Toyo Ito wins the 2013 Pritzker Architecture Prize

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Museum of Architecture (images via: archdaily)

Yesterday it was announced that Japanese architect Toyo Ito will receive the 2013 Pritzker Architecture Prize, which is often called architecture’s Nobel Prize as it is the most highly regarding architectural prize in the world.

Toyo Ito’s work is universal and timeless. Although his buildings are all very different in style and they respond perfectly to their context, a sense of calmness and tranquility present in all of his buildings. Toyo Ito’s overall work has been praised for its fluidity, beauty and balance between the physical and virtual world but I find his following quote typifies his architectural ethos:

“When one building is completed, I become painfully aware of my own inadequacy, and it turns into energy to challenge the next project. Probably this process must keep repeating itself in the future. Therefore, I will never fix my architectural style and never be satisfied with my works.”

Here is a selection of my favorite buildings by Toyo Ito.

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Mikimoto 2 (images via: openbuildings)

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Tama Art Univesity Library (images via: openbuildings)

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Za Koenji Public Theatre (images via: openbuildings)

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Ken Iwata Mother and Child Museum (images via: openbuildings)

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The Holographic Trend

The latest advancements in holographic materials and applications definitely suggest that the holographic trend is here to stay. Although holograms are futuristic, almost by definition, the sheer, pastel colors that are created by the diffracted light exert a romantic and soft effect.  When holographic materials are used in innovative and creative ways they can create magic! Here are some examples from various disciplines:

Architecture

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The Holographic Cube Building by Hiro Yamagata was originally created for the Guggenheim Bilbao Museum and it covered two buildings in holographic panels. The spectacular lighting effect that was created transformed the two buildings into dazzling works of holographic art. (images via: flickr and erickd)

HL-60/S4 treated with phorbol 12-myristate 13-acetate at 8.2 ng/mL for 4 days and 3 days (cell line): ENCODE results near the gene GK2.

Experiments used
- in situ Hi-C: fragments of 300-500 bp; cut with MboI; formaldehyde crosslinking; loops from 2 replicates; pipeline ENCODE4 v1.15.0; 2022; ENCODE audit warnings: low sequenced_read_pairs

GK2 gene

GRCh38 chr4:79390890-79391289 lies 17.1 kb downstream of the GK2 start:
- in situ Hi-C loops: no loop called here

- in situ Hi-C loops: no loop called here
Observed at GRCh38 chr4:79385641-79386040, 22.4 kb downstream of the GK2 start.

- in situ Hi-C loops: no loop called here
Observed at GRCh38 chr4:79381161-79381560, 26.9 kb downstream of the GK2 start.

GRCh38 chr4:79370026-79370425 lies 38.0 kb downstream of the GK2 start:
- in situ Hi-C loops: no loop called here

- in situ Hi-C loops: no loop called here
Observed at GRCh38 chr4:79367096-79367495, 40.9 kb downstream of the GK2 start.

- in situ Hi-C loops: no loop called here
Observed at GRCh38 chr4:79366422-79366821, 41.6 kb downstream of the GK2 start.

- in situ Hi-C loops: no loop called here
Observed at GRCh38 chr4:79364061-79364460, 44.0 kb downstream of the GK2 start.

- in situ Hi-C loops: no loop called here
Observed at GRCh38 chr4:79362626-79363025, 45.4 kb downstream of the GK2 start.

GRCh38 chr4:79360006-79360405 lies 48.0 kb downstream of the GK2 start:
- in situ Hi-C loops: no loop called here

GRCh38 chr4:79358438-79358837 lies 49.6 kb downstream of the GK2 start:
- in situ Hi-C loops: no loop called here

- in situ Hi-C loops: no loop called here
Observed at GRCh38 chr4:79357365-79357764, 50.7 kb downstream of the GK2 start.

Interiors

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Romanian studio Re-Act, together with architect Mario Kuibus created the interior for this flat, whose design is creating a holographic effect. (image via: designrulz)

Fashion

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From fashion heavy-weight Burberry Prorsum (left) to Hugo Boss (middle) and Jonathan Saunders (right), most fashion houses have celebrated the futuristic-looking holographic trend by using metallic colours and high-sheen fabrics. (images via: style.com)

Art

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American artist Jen Stark, used holographic paper and acid-free foam board to create this magnificent art piece called “Holographic Square”. (image via: jenstark.com)

Graphics

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I find the graphic exploration of the holographic trend intriguing. Perfect example of how impressive and eye catching holography can be when used creatively, are these business cards that were designed by Denis Mallet for the Parisian art merchant Julien Hauchecorne. (images via: plentyofcolour)

Lazer-Cut Books on De-centralization

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London based interior architect Myrtle Tzortzi has created two laser-cut books, which offer a critical view of the role of de-centralization in Greece. More specifically, her work explores how cultural habits are transported and transformed  in a period of economic crisis and social instability. Her two intricately designed books are the result of extensive fieldwork. Tzortzi interviewed people that have experienced de-centralization and she tried to narrate their journey in her books. As each book is opened and moved through, its pages affirm a temporal and spatial sequence, within which certain cultural traits are ‘carried over’ and others are abruptly lost.
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